Hi Kath, I want to introduce myself and offer my apology. I wrote the snark site that recapped your blog for two and a half years, poking fun at you and your life. I hurt you, repeatedly and anonymously, for overall pretty idiotic reasons, and I’d like to work to right that wrong, ask for your forgiveness, and be able to — both of us — make peace about it.

When I was offered the chance to write paid recaps, I took it immediately because, at that point in my life, I had the time to read your years of archives, I needed the money, and I had made it a habit, since I was a teenager, of never turning down jobs I “could” do — even when they were frequently a disastrous fit. I had never had the luxury to consider whether I “should” have done a job. And no job had ever asked me to nitpick at one person — who wasn’t even a sheriff or a Senator who actually has the power and ability to sway policy and affect the average person’s life — and to do so for days, then years, as though there were genuine danger that you might pull people to the dark side of sardine cups and Athletic Conditioning class.

Pretty flimsy rationale, wasn’t it?

But, as you now know, it gets worse. For the majority of the time I was writing these recaps, I was facing a situation alone in Los Angeles where a dangerous person was making it ill-advised for me to leave my apartment, and the only times I didn’t have to worry about him were the months he would end up in jail. I spent my evenings and weekends never realizing, as I do now, that the things I was writing probably made you afraid to go outside.

What’s sad in retrospect is that, when I would tell people about my day job in the entertainment industry, it made me so happy thinking about how childhood me would have been proud of adult me. I never thought about how childhood me would have viewed whinging about someone who’d never done anything worse than, gasp, make decisions — about what to eat, what to wear, who to work for, how to decorate her house, and where to go on vacation — others might not have made. Childhood me would have been impressed by my drive home, past the Warner Bros. water tower, and thoroughly unimpressed by finding flaws in someone’s writing and returning to it day after day. Childhood me would have told adult me to grow up. Childhood me would have been right.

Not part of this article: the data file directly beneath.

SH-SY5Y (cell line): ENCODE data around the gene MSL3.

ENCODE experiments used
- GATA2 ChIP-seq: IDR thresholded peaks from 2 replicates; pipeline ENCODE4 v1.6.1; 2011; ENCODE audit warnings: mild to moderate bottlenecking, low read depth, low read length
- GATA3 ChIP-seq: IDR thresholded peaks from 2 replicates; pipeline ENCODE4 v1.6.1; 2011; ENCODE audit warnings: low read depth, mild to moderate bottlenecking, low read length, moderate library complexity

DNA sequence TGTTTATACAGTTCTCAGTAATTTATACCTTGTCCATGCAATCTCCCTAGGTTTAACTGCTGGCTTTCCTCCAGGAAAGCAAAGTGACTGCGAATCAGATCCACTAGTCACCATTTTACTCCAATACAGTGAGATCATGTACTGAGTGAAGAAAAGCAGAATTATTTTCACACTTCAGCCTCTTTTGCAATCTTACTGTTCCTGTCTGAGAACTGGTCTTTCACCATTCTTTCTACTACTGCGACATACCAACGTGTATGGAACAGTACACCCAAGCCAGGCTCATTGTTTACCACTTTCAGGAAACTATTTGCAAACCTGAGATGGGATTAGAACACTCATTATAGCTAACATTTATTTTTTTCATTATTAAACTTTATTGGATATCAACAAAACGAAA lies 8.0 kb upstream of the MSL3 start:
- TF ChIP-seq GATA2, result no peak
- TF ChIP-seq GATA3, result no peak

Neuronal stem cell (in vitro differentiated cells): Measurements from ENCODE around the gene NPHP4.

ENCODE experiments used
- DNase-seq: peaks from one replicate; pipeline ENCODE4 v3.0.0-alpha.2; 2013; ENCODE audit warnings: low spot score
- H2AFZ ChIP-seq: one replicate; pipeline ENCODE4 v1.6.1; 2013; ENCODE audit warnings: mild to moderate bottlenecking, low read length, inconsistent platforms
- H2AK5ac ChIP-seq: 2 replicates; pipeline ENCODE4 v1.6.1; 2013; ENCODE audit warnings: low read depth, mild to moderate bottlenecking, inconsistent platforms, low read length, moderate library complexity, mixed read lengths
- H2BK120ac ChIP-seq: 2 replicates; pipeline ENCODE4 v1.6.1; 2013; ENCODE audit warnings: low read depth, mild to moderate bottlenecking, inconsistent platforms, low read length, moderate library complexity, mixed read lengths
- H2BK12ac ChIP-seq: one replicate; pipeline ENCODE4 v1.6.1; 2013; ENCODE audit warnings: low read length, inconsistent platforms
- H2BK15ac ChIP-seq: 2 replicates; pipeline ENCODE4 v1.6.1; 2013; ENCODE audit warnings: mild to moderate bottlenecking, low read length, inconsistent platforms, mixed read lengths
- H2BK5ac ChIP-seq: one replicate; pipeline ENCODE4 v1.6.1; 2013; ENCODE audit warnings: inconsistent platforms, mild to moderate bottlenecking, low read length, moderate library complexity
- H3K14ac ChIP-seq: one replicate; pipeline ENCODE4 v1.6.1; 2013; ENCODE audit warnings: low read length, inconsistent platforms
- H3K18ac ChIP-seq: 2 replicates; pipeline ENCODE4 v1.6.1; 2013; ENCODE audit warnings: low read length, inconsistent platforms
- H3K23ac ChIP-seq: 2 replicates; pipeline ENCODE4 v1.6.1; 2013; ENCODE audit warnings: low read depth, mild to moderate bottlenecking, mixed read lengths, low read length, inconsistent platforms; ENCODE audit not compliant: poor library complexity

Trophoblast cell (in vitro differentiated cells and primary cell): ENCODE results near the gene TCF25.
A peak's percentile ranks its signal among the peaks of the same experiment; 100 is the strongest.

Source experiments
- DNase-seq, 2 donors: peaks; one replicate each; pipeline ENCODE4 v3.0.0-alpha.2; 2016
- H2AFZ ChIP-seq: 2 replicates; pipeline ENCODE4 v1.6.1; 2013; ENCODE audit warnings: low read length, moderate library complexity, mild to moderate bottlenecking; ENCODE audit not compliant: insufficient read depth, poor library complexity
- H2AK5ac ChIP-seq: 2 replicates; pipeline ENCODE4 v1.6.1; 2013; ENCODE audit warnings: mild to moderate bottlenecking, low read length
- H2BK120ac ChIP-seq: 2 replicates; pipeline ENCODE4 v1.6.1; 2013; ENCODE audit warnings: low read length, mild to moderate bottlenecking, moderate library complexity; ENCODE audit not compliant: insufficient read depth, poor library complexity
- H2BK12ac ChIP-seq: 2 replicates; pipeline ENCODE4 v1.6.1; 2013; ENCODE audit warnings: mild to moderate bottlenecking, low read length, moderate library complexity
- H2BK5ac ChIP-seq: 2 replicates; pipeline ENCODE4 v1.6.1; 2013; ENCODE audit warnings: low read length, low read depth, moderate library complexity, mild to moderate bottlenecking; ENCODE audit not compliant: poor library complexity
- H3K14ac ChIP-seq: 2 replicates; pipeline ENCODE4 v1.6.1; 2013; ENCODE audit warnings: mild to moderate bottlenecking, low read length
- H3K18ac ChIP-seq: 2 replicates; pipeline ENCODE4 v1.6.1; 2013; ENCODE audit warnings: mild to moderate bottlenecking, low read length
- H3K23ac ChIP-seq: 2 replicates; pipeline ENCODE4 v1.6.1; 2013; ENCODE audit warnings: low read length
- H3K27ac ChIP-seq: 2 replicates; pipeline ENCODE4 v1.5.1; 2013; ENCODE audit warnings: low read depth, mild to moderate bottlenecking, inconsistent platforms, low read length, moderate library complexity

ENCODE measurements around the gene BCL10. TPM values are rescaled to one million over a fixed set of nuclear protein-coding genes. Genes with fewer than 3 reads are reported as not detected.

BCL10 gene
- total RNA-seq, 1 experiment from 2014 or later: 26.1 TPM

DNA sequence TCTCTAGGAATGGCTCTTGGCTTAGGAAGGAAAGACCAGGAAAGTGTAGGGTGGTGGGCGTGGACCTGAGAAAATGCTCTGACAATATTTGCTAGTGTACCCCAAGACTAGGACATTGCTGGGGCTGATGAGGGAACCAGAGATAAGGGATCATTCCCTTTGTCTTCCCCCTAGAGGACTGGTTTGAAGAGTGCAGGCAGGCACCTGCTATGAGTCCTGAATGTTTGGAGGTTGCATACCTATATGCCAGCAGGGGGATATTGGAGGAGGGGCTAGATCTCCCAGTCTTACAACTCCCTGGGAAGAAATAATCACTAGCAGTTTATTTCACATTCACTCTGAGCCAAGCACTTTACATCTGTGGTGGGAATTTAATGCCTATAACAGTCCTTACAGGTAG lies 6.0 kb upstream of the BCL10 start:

It’s only been recently, after the deaths of my mother and several other people close to me, that I’ve started to think about the wreckage that some people leave behind for others to sort out, as frequently happens when they are dying and lashing out and can scarcely wrap their minds around their own mortality, let alone settling old, hurtful scores with the living. It is a somber, sad thing to watch people in pain inflict it on others and then die without trying to mend the things they’ve broken for reasons no one alive can figure out. I don’t want to be like that.